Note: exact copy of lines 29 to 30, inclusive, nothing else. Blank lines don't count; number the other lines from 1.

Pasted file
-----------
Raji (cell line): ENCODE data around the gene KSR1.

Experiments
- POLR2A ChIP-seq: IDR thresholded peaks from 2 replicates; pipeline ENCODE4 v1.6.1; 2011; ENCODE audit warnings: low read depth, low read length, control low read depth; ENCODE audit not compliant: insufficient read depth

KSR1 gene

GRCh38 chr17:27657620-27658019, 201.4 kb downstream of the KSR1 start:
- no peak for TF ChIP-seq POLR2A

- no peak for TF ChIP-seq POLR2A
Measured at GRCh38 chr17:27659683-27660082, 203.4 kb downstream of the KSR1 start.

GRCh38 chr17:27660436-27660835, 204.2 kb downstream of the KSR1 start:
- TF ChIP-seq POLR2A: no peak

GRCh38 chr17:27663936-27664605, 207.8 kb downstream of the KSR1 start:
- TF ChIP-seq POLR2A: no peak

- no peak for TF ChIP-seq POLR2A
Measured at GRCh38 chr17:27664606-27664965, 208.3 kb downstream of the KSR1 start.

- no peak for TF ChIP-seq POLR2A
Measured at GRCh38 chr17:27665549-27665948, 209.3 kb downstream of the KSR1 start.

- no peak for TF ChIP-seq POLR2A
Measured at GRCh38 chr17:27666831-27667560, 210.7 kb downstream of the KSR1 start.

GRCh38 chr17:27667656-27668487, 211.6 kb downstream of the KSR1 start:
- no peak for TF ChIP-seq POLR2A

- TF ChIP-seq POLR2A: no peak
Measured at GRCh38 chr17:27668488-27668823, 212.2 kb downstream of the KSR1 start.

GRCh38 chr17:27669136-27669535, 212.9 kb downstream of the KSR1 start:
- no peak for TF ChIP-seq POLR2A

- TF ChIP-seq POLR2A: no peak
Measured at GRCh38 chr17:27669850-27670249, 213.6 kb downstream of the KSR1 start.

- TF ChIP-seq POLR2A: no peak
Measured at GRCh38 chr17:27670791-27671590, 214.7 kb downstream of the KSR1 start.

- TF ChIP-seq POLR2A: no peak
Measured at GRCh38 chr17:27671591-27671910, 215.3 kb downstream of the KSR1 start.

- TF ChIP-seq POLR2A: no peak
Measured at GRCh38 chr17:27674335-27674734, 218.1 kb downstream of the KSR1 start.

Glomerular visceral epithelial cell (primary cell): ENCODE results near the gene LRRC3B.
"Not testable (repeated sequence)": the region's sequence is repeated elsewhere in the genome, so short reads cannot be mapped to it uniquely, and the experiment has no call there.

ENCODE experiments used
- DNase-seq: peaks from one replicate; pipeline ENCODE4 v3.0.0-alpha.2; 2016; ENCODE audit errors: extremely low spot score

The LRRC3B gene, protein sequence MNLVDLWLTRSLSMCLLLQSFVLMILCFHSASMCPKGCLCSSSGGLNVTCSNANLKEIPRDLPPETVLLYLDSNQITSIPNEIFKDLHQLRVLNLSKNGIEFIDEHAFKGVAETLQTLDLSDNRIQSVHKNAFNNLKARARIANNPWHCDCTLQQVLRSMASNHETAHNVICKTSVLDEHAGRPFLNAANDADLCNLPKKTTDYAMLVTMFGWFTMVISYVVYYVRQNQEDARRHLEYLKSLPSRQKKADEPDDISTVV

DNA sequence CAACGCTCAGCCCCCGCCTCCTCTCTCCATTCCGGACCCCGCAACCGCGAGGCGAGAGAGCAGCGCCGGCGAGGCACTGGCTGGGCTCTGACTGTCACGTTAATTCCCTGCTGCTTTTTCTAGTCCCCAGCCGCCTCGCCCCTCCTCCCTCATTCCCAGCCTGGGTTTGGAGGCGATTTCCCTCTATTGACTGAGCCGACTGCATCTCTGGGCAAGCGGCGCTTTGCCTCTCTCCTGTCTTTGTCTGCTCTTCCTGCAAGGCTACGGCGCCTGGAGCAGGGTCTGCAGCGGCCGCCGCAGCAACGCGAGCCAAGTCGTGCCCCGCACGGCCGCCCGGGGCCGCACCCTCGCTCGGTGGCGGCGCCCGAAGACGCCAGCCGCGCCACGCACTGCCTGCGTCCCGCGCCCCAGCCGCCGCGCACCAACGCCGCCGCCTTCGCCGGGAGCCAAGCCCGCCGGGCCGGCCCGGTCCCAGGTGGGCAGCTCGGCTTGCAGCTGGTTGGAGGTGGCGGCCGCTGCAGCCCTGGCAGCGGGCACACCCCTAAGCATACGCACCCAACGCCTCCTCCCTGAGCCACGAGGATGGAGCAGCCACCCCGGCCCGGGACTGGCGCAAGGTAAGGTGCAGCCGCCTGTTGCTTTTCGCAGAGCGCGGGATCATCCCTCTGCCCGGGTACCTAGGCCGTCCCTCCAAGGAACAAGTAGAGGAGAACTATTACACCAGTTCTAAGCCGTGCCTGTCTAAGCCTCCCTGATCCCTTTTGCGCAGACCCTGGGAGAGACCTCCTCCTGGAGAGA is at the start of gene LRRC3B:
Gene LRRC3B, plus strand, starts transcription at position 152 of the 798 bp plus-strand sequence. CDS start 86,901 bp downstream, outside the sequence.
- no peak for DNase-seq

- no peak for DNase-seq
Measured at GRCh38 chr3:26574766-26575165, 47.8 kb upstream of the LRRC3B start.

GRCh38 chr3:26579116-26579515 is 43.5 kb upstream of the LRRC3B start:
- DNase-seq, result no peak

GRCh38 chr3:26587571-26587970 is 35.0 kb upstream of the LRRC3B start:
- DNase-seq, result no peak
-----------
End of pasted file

- TF ChIP-seq POLR2A: no peak
Measured at GRCh38 chr17:27671591-27671910, 215.3 kb downstream of the KSR1 start.